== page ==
On Meeting Joan Didion

First, I want to stress that I use the term “meeting” extremely loosely. My three-second encounter with Joan Didion consisted of my uttering “thank you so much” as she signed my copy of Slouching Towards Bethlehem. Of course by “thank you so much,” what I really meant was “It is such an honor to (be standing in front of you/let you touch my reprinted-in-2008-edition-of-your-published-in-1961 book/breathe the same air as you).” But then, she looked at me. And a strange sensation came over me; the only word I can conjure to describe the feeling is that I felt … shattered.

I don’t think you could call Ms. Didion a travel writer, but she is a master evocator of place. In her essays, places like Las Vegas, Hawaii, New York, and especially California are as much characters as the people she writes about. In reading Joan Didion, I was first awakened to the idea that you could have a relationship with a city. In The White Album, she writes:

“…quite simply, I was in love with New York. I do not mean ‘love’ in any colloquial way, I mean that I was in love with the city, the way you love the first person who ever touches you and you never love anyone quite that way again. I remember walking across Sixty-second Street one twilight that first spring, or the second spring, they were all alike for a while. I was late to meet someone but I stopped at Lexington Avenue and bought a peach and stood on the corner eating it and knew that I had come out of the West and reached the mirage.”

By “West” she means California, a state and state of mind she spends a considerable portion of her nonfiction career navigating. What does it mean to be from California? Does it mean that you come from nowhere or everywhere, or that you’re there because the people before you simply ran out of room to keep going? The mythic California of Joan Didion’s writing is one that I carry with me as a reader, writer, and traveler.

“California is a place in which a boom mentality and a sense of Chekhovian loss meet in uneasy suspension; in which the mind is troubled by some buried but ineradicable suspicion that things better work here, because here, beneath the immense bleached sky,is where we run out of continent.”

These words, written by a woman who won her job at Vogue by winning an essay contest her senior year of college (working her way from copy-editor to associate feature editor in two years), by a woman who had published dozens of pieces exploring the American cultural attitude of the 1960s, by a woman who, in a span of about two years from 2003 to 2005 suffered the loss of both her husband and her daughter. And that’s where my path crossed with hers: at a book reading for Blue Nights, a follow-up memoir to The Year of Magical Thinking.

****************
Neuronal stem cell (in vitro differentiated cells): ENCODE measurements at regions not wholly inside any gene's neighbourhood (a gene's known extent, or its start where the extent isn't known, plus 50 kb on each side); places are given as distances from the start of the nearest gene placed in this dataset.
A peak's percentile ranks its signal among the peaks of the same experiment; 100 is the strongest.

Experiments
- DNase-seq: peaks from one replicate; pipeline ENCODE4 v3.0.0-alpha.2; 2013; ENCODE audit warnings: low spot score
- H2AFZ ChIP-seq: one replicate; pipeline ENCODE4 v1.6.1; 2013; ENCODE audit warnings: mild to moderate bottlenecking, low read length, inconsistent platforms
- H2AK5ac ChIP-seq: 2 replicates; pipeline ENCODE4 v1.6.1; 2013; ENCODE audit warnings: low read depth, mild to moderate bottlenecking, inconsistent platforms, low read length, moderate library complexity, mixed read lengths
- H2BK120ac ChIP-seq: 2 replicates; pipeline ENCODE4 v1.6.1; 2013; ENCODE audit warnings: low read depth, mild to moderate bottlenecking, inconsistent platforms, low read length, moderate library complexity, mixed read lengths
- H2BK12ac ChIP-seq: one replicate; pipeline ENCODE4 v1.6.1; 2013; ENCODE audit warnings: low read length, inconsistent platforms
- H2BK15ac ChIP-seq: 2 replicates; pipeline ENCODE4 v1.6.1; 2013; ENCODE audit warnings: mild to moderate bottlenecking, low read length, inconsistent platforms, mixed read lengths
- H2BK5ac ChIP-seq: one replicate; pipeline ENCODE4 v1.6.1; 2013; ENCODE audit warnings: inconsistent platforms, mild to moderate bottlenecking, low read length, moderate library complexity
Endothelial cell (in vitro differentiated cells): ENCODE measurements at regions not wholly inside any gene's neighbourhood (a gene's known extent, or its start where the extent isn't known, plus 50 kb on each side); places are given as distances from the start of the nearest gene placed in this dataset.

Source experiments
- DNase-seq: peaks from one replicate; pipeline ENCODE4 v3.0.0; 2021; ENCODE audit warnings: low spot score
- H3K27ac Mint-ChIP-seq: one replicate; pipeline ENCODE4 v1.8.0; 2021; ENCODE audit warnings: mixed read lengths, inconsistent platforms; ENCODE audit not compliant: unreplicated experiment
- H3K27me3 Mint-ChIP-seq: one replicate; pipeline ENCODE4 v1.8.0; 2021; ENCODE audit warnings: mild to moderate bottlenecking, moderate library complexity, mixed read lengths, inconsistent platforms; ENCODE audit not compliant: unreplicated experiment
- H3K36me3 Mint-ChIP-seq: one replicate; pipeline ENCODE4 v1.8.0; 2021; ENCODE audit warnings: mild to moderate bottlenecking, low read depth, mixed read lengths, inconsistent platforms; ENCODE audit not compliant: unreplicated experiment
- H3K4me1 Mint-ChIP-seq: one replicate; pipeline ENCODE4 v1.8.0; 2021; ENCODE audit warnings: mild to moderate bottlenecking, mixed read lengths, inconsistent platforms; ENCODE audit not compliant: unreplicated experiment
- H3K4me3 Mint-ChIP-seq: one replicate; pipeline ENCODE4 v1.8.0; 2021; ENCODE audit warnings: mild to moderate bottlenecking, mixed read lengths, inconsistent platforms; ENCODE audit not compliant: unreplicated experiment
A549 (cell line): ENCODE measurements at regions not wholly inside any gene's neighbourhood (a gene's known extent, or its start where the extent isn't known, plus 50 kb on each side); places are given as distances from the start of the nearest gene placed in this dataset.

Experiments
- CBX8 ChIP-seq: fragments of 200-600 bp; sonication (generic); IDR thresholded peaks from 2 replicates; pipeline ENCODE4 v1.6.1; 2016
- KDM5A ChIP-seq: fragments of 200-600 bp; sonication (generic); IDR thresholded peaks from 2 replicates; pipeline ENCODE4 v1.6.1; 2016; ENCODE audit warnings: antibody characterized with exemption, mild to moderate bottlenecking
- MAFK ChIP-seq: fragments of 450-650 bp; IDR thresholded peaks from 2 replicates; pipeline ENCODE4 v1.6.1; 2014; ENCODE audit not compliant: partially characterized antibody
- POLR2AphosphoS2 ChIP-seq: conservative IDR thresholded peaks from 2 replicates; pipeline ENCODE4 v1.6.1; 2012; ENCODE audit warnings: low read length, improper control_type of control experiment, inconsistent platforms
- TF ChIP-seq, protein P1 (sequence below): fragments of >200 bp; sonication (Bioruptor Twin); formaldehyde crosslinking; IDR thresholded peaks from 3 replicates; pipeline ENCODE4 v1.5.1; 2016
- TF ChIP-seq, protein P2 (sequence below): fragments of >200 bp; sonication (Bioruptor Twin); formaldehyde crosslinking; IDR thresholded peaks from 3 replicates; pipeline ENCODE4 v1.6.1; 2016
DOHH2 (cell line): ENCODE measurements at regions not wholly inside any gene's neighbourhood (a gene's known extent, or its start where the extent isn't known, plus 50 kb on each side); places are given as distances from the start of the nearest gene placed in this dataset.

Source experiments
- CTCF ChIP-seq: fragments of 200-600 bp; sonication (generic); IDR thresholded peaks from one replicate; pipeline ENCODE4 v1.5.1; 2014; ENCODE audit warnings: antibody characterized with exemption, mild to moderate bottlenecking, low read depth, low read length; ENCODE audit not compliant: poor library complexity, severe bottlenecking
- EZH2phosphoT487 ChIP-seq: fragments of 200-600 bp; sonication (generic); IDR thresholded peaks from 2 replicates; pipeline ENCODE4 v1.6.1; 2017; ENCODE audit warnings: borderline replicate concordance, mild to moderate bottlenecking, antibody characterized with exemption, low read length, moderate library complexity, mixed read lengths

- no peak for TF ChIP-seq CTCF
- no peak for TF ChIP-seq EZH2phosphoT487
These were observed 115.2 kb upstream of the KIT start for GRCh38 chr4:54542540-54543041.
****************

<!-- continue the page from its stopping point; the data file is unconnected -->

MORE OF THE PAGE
Where The Year of Magical Thinking chronicles the death of her husband, Blue Nights follows the death of her daughter. And because I am naive, or perhaps because I can’t truly appreciate loss, I watched with part sadness and part confusion a woman who has been left completely alone. In the forward of Slouching Towards Bethlehem, she acknowledges that her “only advantage as a reporter is that [she] is so physically small, so temperamentally unobtrusive, and so neurotically inarticulate that people tend to forget that [her] presence runs counter to their best interests;” she could inoffensively slip her physical frame into the action of a situation and come away with the story. But now, her smallness seems less like a tool than the finished product, that personal hardship has whittled her down. As she brushed away a tear during the interview, which took place Thursday evening at the Free Library of Philadelphia, my heart felt tugged to many places at once.

Nearly all of the questions posed to Ms. Didion pertained to her grief. “What was harder for you? The sudden death of your husband (who died of a heart attack) or the prolonged illness of your daughter (who was in and out of hospitals for two years before succumbing to acute pancreatitis)?” This question, followed by “Do you feel that you’ve recovered now, and if so how?” Ms. Didion’s answers were short. “Both deaths were hard.” and “I haven’t recovered. My life was better before.” Perhaps my favorite question/answer: “Why did you decide to write about this experience?” “Because I’m a writer.”

But what of her illustrious career? What about California? It was clear from Joan Didion’s deep, clear, blue-eyed, gaze at me after signing my book that none of that matters. The question I most wanted to ask her, after I realized we wouldn’t be talking to Joan Didion The Author but Joan Didion The Wife and Mother, was “Was it worth it?” Can all that pain worth it?

I think I’ll always be influenced by Joan Didion’s early work: the theme of where you come from and where you go and what kind of person that makes you will always fascinate me. But I’m now aware that it’s not everything and that nothing really matters except the people you love. And this is something that I struggle with every day. Why do I wake up every morning with the strongest desires to hit the road…is it because I’m trying to run away? Is my engine fueled by the fear of feeling settled, only to lose everything?

I don’t know. And in this I share something with the great Joan Didion:

“Nothing makes sense until I write it down.”


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